How New Car Incentives Work
Many drivers know they want a new car, SUV, or truck — and may even know the exact manufacturer and model they wish to own. The challenge then becomes finding the right vehcle for the right price point based on your budget.
One way manufacturers and dealerships sweeten the pot, so to speak, is by offering incentives on certain models. This allows savvy shoppers to drive away with the new vehicle they wanted with a favorable price tag somewhere below the full MSRP.
Here’s more on how new car incentives work.
New Car Incentives 101: How They Work
There are a few different types of incentives for new vehicles to explore.
Perhaps the most popular is the “cash-back rebate.” The premise is simple: You buy the car within a certain timeframe; the manufacturer provides a rebate ranging from hundreds to thousands of dollars. The amount of the rebate is typically knocked off the total price of the vehicle rather than being paid out later, as some other kinds of rebates tend to do.
It’s important to note that these cash rebates come from the manufacturer rather than the dealerships themselves. However, dealerships are legally required to pass on the full rebates to buyers.
Say you’re looking for an SUV. Current Jeep incentives are going to be available across the U.S. as they originate with the manufacturer. Whether or not specific dealerships are offering any additional incentives may vary from location to location, but the financing and leasing incentives are coming from the Jeep brand itself.
Lowered interest rates
Drivers considering leasing a vehicle may qualify for lowered interest rates if they meet certain criteria, like having strong credit history. These lease deals can reduce the overall amount you will pay over the life of the contract.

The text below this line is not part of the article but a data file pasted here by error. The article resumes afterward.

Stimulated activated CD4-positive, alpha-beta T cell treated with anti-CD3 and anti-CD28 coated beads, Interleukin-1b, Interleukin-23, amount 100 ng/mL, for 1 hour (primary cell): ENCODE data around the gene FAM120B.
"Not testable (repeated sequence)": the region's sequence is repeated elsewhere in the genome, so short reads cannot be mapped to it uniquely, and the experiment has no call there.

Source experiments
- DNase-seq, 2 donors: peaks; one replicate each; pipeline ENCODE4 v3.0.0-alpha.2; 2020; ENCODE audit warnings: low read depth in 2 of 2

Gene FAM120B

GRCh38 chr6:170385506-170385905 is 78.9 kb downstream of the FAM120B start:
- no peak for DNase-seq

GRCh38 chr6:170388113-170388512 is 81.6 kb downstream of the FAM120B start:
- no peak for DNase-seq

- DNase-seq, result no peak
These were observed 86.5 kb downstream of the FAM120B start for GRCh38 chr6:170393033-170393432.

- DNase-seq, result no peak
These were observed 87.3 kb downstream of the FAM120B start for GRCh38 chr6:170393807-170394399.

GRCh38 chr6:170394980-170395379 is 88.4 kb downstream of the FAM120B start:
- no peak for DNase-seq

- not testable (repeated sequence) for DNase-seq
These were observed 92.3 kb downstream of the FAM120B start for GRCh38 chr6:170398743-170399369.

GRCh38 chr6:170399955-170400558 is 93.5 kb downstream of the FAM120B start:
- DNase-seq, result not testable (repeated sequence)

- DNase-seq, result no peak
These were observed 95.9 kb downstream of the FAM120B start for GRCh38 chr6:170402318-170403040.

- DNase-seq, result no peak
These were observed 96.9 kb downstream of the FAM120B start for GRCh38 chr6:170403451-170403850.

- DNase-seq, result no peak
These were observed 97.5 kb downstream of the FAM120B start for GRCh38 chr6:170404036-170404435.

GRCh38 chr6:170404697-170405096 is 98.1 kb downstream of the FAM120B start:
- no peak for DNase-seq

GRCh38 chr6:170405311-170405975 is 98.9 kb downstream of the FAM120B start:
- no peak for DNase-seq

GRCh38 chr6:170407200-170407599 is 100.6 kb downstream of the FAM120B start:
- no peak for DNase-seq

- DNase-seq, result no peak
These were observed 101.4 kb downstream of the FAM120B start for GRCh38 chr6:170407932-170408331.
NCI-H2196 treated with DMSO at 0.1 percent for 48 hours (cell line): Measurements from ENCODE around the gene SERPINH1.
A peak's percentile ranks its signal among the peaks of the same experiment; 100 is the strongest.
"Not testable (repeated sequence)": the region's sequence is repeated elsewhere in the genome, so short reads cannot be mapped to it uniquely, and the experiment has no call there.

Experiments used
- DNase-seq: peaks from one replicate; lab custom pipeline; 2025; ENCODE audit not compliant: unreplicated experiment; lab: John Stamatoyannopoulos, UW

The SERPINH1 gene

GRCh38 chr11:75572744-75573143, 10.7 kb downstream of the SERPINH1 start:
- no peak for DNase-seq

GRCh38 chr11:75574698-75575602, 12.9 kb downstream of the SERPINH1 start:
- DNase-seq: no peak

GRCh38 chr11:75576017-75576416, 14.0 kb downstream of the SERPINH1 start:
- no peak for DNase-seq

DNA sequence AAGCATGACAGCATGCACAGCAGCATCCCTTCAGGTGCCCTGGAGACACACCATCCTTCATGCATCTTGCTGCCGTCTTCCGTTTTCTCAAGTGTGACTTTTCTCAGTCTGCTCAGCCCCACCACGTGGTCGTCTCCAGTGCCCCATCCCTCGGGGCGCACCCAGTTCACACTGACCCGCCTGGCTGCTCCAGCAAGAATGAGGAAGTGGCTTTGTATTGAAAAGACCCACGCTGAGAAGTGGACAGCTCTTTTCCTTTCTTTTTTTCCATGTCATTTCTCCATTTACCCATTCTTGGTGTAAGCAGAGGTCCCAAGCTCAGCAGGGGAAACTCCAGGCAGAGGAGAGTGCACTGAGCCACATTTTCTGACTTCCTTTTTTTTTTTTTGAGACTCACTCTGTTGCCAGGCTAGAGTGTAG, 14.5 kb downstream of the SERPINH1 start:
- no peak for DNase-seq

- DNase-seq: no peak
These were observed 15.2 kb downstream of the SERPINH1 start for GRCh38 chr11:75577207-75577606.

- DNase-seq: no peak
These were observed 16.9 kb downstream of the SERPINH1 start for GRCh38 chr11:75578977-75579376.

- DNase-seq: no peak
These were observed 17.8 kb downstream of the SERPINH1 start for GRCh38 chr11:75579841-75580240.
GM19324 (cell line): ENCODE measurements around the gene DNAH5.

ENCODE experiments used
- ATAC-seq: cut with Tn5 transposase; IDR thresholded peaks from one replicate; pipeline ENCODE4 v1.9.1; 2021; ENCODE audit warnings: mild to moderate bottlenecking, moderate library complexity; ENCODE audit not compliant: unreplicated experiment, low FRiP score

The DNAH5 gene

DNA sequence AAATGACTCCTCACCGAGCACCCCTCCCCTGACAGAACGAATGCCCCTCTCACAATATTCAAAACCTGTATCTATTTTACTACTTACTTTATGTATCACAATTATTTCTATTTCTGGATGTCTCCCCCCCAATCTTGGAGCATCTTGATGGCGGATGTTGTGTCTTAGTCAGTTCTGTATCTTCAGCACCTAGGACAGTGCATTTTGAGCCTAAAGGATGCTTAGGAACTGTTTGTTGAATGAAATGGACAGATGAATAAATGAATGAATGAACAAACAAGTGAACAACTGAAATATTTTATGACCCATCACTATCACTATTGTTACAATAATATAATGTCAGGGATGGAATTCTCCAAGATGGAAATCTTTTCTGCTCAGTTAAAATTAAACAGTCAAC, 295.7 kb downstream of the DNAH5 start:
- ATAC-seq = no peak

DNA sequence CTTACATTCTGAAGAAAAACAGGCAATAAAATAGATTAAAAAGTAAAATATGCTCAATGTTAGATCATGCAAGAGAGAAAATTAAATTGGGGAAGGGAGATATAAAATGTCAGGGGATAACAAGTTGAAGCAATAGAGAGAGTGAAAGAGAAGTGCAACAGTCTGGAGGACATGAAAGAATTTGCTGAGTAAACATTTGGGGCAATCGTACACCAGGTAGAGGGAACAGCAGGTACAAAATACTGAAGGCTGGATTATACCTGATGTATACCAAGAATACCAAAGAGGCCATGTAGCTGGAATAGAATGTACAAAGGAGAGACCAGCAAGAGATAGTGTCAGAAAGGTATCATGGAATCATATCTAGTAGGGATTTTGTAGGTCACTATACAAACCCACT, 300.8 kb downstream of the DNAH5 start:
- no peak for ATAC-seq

Higher residual value
The residual value of a vehicle is how much it will be worth at the end of the lease based on depreciation estimates. As Bankrate explains, higher residual value equals lower monthly payments. So, automakers may be willing to offer subsidized residual value as an incentive to sign a certain lease deal.
Basically, it’s beneficial to you as the driver to enter into a lease agreement with less depreciation — the expense you are ultimately paying for. This can be achieved through a few different means, including the aforementioned lowered interest rates or optimizing the residual value of the vehicle.
Tips for Finding New Car Incentives
How can you go about finding new car incentives? There are a few places to check as you’re planning when to make a move on buying or leasing a vehicle.
A great first place to check is each manufacturer’s website. Keep an eye on the offers over time, as they may change – especially as model years cycle through. It’s an industry “secret” that certain holidays, ends of calendar months, and ends of model years can be the best time to find incentives because manufacturers are trying to get rid of the models they have in stock to make more space.
Another way to sniff out incentives is to reach out to local dealerships. As we mentioned earlier, they have to let you know about all manufacturer incentives on the table. They will also be able to fill you in on any deals they are currently running on top of manufacturer incentives, allowing you to get a solid idea of what’s available locally for what price.
Finally, third-party auto industry shopping and review sites — like Edmunds, Kelley Blue Book, J.D. Power, etc. — keep a running list of new car incentives.
At the end of the day, maximizing your incentives can knock money off the total price of a vehicle you are buying or leasing.